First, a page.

Using open data to calculate bus route distances

In August 2018 we completed a Discovery project with the Department for Transports (DfT) Bus Service Operators Grant (BSOG) team. The overall brief can be found here but in summary, the DfT asked us to assess the hypothesis that the existing BSOG process can be improved with a better use of technology


BSOG is complicated, but in summary the DfT makes grant payments and financial incentives to bus operators on an annual basis, based on their mileage covered, fuel consumed, as well as their achievement in certain incentive areas.

We delivered the project collaboratively with Deloitte, and within the wider project brief, we were testing specifically whether open data can be used to improve the existing way that the DfT validates and pays BSOG claims to operators.

First, we had to understand how the current process works.As you can see here, it's not straightforward, and there's lots of different steps and hand-offs to different organisations involved. However, what was clear in the analysis was how manual and paper-based the entire process is today. This increases the risk of errors, or even worse, fraud.

We ran an open process to engage extensively with the individuals and groups involved in the BSOG process. This includes bus operators, community transport operators (CTAs), local and combined authorities, claim auditors, suppliers, technology providers, Driver & Vehicle Standards Agency (DVSA), DfT and many others.

This involved holding a series of one-to-one interviews, two half-day open workshops, and an online survey.

This helped us to build a picture of the key areas for opportunities; the most problematic areas within the current process that looked like the best chances to be improved using open data.

BSOG submissions

In their annual submissions, operators must submit to DfT information about their mileage of their operated services, and the fuel consumption of their fleet


Bus operators are required to calculate their estimated total mileage for the year ahead (for all planned services), then calculate an accurate mileage at the end of the year (removing dead miles, cancelled services, diversions etc). Then, once received, the DfT check that submitted data.

We identified in this project that calculating this is a particularly labour intensive process both for operators and DfT. There are also risks that increase the likelihood of incorrect or inaccurate calculations and submissions. It also consumes significant resource from operators and DfT.

We knew that open data could help

So we built a tool. The distance calculator uses open data to calculate the distance of individual planned services.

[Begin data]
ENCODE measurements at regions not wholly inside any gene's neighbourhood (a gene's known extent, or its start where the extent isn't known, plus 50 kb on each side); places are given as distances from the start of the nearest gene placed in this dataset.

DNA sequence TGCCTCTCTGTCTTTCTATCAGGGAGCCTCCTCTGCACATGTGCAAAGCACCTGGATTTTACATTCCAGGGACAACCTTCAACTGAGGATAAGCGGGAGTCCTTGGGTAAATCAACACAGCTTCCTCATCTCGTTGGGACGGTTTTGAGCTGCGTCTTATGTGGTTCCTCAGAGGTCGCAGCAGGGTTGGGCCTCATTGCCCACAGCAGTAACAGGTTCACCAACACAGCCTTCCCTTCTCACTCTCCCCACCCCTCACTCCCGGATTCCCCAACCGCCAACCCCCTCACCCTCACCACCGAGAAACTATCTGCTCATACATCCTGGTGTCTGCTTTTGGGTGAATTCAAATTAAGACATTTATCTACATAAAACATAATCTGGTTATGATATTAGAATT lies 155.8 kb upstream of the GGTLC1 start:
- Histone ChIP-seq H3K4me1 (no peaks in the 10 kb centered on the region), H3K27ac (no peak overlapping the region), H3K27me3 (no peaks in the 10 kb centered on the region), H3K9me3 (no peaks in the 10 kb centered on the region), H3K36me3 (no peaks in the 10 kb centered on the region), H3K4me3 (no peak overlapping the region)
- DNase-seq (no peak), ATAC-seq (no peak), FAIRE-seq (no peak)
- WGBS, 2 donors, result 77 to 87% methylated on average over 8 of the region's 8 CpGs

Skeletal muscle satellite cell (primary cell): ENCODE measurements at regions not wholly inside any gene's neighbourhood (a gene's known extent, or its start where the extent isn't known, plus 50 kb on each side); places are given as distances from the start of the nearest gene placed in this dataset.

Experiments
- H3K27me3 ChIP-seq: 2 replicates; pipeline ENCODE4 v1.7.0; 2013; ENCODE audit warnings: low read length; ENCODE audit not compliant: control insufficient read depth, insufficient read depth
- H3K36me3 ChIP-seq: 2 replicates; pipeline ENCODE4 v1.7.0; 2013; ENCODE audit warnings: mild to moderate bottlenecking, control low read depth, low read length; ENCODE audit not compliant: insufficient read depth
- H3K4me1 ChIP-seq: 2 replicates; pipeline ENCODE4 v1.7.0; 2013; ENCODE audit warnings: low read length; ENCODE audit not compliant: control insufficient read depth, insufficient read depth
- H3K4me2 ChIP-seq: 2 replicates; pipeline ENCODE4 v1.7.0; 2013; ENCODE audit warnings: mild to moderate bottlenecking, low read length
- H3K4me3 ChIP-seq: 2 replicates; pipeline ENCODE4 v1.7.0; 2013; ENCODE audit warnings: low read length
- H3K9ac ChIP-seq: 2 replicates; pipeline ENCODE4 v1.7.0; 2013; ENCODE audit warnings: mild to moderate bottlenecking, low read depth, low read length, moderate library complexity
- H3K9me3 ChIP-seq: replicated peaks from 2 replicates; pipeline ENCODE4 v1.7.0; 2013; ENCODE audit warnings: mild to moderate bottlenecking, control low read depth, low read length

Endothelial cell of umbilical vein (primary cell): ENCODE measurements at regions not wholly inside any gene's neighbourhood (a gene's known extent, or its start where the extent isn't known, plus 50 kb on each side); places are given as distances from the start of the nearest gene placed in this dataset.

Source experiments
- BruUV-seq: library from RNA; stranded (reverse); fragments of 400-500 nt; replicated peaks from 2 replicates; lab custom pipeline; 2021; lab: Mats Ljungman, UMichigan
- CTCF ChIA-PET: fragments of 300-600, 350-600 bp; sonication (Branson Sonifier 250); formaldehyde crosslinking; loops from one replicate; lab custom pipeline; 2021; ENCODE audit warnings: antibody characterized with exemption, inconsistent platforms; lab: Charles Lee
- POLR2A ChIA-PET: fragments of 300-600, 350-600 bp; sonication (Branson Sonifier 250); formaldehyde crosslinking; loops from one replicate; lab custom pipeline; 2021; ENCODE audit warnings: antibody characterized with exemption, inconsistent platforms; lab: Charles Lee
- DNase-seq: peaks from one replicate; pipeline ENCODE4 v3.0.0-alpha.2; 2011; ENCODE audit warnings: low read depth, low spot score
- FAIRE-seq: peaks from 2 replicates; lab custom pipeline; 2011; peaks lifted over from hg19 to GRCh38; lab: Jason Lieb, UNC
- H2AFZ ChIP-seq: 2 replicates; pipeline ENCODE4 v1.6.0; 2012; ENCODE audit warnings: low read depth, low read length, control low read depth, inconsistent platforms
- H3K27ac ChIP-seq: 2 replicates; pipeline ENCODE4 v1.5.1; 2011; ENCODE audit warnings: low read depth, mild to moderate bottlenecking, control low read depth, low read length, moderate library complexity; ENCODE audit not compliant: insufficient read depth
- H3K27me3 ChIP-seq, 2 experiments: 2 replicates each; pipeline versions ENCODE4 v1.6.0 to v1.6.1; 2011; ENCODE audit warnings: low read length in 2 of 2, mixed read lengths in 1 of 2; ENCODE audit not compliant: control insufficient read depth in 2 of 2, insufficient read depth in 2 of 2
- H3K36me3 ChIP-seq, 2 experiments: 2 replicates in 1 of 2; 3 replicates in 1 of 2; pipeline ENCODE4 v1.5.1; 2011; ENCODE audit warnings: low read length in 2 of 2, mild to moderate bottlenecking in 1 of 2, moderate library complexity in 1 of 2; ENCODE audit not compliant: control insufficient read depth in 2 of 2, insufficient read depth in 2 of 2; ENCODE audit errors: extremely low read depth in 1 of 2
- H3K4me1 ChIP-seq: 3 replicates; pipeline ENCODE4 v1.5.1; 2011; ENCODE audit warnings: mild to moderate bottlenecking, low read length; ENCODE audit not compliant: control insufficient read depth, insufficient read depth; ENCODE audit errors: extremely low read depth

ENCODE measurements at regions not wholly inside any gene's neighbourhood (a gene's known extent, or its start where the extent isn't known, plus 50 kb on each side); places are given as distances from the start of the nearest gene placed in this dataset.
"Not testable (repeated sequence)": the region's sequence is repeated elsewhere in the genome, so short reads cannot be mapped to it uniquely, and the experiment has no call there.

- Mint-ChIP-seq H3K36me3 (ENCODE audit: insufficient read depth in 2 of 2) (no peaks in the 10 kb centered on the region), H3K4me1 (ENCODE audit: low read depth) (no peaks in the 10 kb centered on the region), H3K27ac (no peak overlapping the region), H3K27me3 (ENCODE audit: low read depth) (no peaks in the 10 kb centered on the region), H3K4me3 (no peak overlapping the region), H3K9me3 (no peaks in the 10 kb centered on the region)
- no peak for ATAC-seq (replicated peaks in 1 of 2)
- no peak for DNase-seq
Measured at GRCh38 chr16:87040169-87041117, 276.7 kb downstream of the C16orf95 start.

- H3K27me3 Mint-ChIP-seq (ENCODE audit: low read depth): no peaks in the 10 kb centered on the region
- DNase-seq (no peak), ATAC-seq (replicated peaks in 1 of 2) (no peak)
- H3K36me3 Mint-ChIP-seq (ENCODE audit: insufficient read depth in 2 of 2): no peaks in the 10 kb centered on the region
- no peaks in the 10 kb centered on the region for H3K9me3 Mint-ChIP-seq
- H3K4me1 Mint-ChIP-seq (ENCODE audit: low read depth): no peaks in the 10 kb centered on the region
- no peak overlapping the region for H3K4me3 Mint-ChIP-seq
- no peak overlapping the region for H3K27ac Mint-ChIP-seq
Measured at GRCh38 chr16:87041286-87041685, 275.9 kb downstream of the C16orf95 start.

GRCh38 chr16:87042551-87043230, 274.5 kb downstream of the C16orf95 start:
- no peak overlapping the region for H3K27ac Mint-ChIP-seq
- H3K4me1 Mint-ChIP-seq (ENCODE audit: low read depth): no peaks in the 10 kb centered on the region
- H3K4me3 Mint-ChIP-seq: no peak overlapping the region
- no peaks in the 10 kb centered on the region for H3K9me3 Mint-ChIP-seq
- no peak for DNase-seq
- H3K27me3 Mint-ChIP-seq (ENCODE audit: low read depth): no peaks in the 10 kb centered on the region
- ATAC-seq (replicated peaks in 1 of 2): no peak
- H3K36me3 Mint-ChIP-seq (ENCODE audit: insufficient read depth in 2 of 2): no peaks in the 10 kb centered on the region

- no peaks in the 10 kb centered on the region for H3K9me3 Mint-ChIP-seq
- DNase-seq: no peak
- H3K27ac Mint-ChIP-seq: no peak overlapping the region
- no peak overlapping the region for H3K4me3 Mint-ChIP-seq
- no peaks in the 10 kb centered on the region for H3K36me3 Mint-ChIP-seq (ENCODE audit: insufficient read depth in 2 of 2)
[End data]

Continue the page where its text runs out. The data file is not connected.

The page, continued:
Click here to have a play around with the tool.

What we did

    The route and timetable information used by the tool were obtained from Traveline open data. The data is in an XML based standard for UK transportation data known as TransXChange. A .NET Core 2script was used to convert the files from XML format to JSON format.

    National Public Transport AccessNodes (NaPTAN) is the national system for uniquely identifying points of access to public transport. Each bus stop is assigned a unique NaPTAN identifier code. NaPTAN data for East Sussex was obtained and then clipped using the GIS software package QGIS to leave only stops located in the Hastings local authority area.

    We cross-referenced stop lists contained in the TransXChange files for South East England with the list of Hastings bus stops from the NaPTAN data. If a route did not contain any stops in Hastings it was removed from the tool.

    To visualise the bus routes we used the Leaflet.js mapping library. Location information for stops was obtained from the NaPTAN data and each route was drawn as a polyline connecting adjacent stops. The distance was calculated using the geospatial analysis library Turf.js as the cumulative straight line length between each line segment.

    For more accurate estimates of route distance we used Leaflet routing machinetogether with the Mapbox directions API.This method calculates a driving route using the stops as waypoints for the journey. This helps calculate a much more accurate total distance for each service. In some instances the difference in distance between the two calculation methods was up to 15.

    Our tool is currently limited to services in Hastings and comprises of 41 routes run by four operators. However,as we have TransXChange schedule information and NaPTAN stop location data for the whole of England, Scotland and Wales it would be possible to expand the tool to a national level relatively easily.

    By using existing data from the Traveline National Dataset (TNDS) it will:

    • Use data that operators have already submitted;
    • Reducing the operational burden on operators to re-submit data;
    • Improving the transparency of the BSOG process;
    • Reducing the time taken by DfT in their validation;
    • Improving the accuracy of BSOG submissions;
    • Reinforcing the importance and expanding the usage of existing bus open datasets.

    What happens next?

    Using the tool we have proved the concept that open data canbe used to improve the existing BSOG process.

    By using existing open datasets we are improving the accuracy and transparency of the end to end BSOG process, reducing the amount of resource time required to create, submit and validate claims.

    The DfT are considering their next steps for their project.This is likely to involve moving into an Alpha project, where prototype tools will be developed for the full technology solution including all BSOG functions such as the workflow management, payments and registrations. It may also involve some kind of reform of the BSOG policy.

    We think there is a huge opportunity to use open data as part of this technology project to improve BSOG for all stakeholders.